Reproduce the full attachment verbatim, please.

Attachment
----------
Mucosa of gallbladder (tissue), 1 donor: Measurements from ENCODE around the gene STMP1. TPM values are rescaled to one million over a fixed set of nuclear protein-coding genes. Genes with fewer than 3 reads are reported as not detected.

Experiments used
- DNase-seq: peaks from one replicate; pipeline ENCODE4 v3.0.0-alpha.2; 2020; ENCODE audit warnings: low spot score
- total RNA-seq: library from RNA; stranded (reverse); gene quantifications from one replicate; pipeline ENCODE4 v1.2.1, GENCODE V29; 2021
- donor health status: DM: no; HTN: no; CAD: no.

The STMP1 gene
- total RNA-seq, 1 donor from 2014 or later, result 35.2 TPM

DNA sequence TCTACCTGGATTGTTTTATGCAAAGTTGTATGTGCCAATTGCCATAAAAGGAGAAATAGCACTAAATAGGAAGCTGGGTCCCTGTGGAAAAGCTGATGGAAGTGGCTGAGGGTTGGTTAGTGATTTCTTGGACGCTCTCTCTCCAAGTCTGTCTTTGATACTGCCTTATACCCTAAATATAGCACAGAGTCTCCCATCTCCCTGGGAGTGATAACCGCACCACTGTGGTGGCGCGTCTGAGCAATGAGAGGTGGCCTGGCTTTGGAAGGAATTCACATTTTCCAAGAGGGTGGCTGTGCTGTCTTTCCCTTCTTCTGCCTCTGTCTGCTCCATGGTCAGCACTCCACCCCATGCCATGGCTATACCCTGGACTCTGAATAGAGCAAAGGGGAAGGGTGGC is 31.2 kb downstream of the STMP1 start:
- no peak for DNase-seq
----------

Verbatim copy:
Mucosa of gallbladder (tissue), 1 donor: Measurements from ENCODE around the gene STMP1. TPM values are rescaled to one million over a fixed set of nuclear protein-coding genes. Genes with fewer than 3 reads are reported as not detected.

Experiments used
- DNase-seq: peaks from one replicate; pipeline ENCODE4 v3.0.0-alpha.2; 2020; ENCODE audit warnings: low spot score
- total RNA-seq: library from RNA; stranded (reverse); gene quantifications from one replicate; pipeline ENCODE4 v1.2.1, GENCODE V29; 2021
- donor health status: DM: no; HTN: no; CAD: no.

The STMP1 gene
- total RNA-seq, 1 donor from 2014 or later, result 35.2 TPM

DNA sequence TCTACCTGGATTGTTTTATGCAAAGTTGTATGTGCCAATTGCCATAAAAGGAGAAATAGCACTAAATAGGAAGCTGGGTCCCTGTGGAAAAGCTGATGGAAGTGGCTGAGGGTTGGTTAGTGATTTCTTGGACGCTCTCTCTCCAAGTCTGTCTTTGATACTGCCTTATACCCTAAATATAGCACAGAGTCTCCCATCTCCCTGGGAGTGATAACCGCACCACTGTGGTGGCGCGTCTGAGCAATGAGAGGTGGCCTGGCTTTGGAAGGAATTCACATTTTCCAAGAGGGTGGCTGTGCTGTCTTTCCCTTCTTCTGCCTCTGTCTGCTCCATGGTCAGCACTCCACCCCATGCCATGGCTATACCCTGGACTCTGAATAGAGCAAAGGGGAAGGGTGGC is 31.2 kb downstream of the STMP1 start:
- no peak for DNase-seq